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Nathan Chen plans to attend Yale, continue figure skating career

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Nathan Chen‘s goal is to attend Yale beginning in August and compete in the fall Grand Prix series. He has until May 1 to figure out if that’s possible.

The recently crowned world champion confirmed Wednesday he was accepted to the Ivy League university among the six or seven schools to which he applied. Chen, 18, said he has until May 1 to decide if he will enroll in classes next semester, or he could lose his spot.

Chen is a native of Salt Lake City and lives and trains in Southern California. He has never been to the Yale campus in New Haven, Conn., but wants to make a long-distance student-coach relationship work with Rafael Arutyunyan beginning this summer.

He preferred Yale to other schools — including two safety nets in Northern California — in part because both he and the university want to work together to allow him to take classes and continue competing.

“First of all, it’s Yale,” Chen said from Florida, where is training for the Stars on Ice tour. “It’s a school that I’ve wanted to go to for a very long time, so that really in itself stands out to me. You know, the elite level of the school. Also, Yale seems like they would like to collaborate the best with me and try to figure out the best approach for me to work with both school and follow my skating dreams.”

Classes start Aug. 29. Fortunately for Chen, Yale has breaks from classes during the weeks of Skate America in October and the Grand Prix in France in November. The Grand Prix Final in Vancouver in December starts on the last two days of classes before a weeklong break ahead of final exams.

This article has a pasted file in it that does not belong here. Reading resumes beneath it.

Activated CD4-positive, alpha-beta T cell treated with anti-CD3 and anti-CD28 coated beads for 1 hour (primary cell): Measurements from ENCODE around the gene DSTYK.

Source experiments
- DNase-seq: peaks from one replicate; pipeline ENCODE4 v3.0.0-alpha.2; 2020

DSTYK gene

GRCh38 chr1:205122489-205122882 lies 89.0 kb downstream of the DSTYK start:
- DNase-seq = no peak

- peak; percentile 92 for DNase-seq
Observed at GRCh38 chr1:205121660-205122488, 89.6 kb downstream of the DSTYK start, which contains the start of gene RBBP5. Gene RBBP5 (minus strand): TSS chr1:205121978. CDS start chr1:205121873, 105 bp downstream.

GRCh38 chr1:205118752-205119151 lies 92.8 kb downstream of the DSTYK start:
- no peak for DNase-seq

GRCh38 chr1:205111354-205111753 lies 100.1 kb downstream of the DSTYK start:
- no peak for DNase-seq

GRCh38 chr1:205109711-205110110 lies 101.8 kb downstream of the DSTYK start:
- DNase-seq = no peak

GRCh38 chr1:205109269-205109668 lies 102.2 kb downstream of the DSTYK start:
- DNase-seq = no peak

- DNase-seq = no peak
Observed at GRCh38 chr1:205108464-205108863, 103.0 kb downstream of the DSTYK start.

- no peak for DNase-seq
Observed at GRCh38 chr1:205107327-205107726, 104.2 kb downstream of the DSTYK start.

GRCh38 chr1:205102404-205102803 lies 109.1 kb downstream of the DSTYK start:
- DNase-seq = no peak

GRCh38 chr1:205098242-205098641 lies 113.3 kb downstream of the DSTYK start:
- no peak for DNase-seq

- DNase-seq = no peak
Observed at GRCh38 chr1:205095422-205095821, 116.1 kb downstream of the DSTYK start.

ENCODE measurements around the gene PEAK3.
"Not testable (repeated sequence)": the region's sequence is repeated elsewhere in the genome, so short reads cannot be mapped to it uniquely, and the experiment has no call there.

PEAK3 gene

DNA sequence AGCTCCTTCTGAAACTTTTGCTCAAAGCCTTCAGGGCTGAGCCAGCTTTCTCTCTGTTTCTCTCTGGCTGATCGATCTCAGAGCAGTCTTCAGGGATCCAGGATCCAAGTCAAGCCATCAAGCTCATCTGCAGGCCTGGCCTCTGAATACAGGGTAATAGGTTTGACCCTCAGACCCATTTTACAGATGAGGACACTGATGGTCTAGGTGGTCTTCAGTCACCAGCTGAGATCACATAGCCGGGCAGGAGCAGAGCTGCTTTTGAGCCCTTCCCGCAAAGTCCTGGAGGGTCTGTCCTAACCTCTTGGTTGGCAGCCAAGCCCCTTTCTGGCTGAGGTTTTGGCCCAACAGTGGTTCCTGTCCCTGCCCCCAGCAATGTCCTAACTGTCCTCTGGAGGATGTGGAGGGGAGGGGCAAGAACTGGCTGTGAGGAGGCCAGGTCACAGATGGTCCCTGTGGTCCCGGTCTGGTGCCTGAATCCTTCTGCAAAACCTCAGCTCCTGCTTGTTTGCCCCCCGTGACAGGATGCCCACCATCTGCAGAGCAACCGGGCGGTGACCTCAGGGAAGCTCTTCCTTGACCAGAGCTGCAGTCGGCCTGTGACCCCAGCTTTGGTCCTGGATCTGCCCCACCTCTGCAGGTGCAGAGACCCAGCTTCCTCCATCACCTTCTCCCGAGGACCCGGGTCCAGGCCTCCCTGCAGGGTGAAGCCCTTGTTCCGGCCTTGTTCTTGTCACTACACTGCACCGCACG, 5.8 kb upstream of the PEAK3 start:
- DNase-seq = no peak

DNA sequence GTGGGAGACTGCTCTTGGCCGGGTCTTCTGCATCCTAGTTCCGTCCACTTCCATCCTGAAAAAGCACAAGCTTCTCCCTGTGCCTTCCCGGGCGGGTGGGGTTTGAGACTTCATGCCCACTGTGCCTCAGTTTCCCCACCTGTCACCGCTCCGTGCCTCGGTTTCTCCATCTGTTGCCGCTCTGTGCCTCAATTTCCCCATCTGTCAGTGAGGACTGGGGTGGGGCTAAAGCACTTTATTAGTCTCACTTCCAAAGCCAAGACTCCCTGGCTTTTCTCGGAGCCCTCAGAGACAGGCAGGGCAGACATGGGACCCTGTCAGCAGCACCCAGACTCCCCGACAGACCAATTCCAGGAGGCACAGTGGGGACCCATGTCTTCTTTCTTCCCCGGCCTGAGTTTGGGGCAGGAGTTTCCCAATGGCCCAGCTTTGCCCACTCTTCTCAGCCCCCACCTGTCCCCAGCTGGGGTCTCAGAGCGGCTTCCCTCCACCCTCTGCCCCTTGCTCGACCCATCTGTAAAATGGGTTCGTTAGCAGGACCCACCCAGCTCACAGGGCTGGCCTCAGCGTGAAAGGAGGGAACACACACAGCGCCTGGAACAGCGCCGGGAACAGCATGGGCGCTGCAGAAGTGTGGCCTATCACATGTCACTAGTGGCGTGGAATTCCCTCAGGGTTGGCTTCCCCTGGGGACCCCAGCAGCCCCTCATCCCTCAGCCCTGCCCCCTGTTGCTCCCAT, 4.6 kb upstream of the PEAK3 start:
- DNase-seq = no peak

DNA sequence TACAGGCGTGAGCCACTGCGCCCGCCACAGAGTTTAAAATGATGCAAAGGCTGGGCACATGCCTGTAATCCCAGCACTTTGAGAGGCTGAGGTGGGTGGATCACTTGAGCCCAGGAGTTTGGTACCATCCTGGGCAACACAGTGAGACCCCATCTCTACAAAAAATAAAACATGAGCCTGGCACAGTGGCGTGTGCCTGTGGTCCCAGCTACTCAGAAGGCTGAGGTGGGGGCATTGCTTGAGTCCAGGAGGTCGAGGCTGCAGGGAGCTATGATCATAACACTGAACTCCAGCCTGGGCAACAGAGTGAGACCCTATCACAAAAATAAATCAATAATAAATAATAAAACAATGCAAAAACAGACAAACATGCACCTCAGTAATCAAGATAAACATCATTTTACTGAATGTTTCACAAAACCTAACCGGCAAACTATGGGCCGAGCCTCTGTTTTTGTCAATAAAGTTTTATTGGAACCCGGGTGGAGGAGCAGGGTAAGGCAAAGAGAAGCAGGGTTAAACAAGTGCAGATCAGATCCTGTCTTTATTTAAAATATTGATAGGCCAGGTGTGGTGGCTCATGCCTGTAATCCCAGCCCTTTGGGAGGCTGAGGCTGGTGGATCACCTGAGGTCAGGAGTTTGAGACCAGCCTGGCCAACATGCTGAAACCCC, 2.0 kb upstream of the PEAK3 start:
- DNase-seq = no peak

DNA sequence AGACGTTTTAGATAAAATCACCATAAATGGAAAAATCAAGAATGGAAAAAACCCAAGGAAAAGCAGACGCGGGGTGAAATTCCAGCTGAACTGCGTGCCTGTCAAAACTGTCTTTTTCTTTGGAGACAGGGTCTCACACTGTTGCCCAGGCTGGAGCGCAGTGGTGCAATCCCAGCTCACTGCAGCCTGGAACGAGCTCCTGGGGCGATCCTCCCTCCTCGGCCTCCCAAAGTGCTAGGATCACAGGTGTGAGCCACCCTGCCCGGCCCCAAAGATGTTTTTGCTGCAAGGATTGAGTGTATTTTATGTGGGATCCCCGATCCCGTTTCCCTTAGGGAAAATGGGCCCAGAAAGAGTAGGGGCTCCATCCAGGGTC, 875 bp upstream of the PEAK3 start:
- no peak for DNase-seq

Chen said he does not know what he will do if he cannot pull off the school-skating double. He could choose one or the other or try another school.

“As of now, the only two [definite] things is I’ve been admitted to Yale, and I want to continue working with Raf,” Chen said, “so we have to figure that out.”

Chen isn’t the first U.S. Olympic figure skating medalist to be accepted to Yale. That would be 2002 Olympic champion Sarah Hughes.

But while Hughes attended Yale after retiring from skating, Chen plans to take classes while continuing to compete in this Olympic cycle.

More than 100 Olympians have taken classes at Yale.

Chen, an Olympic team bronze medalist, rebounded from a fifth-place finish in PyeongChang — where he entered as arguably the favorite — by winning the world title by nearly 50 points two weeks ago to end his season.

Chen said going into those worlds that he planned to continue competing next season under Arutyunyan regardless of his college choice.

He applied to “six or seven” colleges — mostly California schools, but two on the East Coast — and had not heard back from as of late last month.

“Applications were mostly just for the purpose of trying to get into the colleges,” Chen said three weeks ago. “Once I hear back from them, I’ll figure out logistics and see how I’ll balance them both [school and skating].”

While Chen figures everything out, he will be skating in Stars on Ice shows. NBCSN will air a Stars on Ice special on April 14 from 12:30-1:30 p.m. ET.

At Stars on Ice, Chen will participate in group and individual numbers, plus a special dance routine with Sochi Olympian and training partner Ashley Wagner alongside Olympian ice dance couples Meryl Davis and Charlie White and Madison Hubbell and Zachary Donohue.

“It really boggles my mind as we were working on it, trying to figure out steps,” Chen said. “It’s really fun to do because I’ve never done anything like it. Hopefully it will look all right on the ice.

“We’re going to be next to [Sochi gold medalists] Meryl and Charlie, so I’m pretty sure you’ll notice the difference.”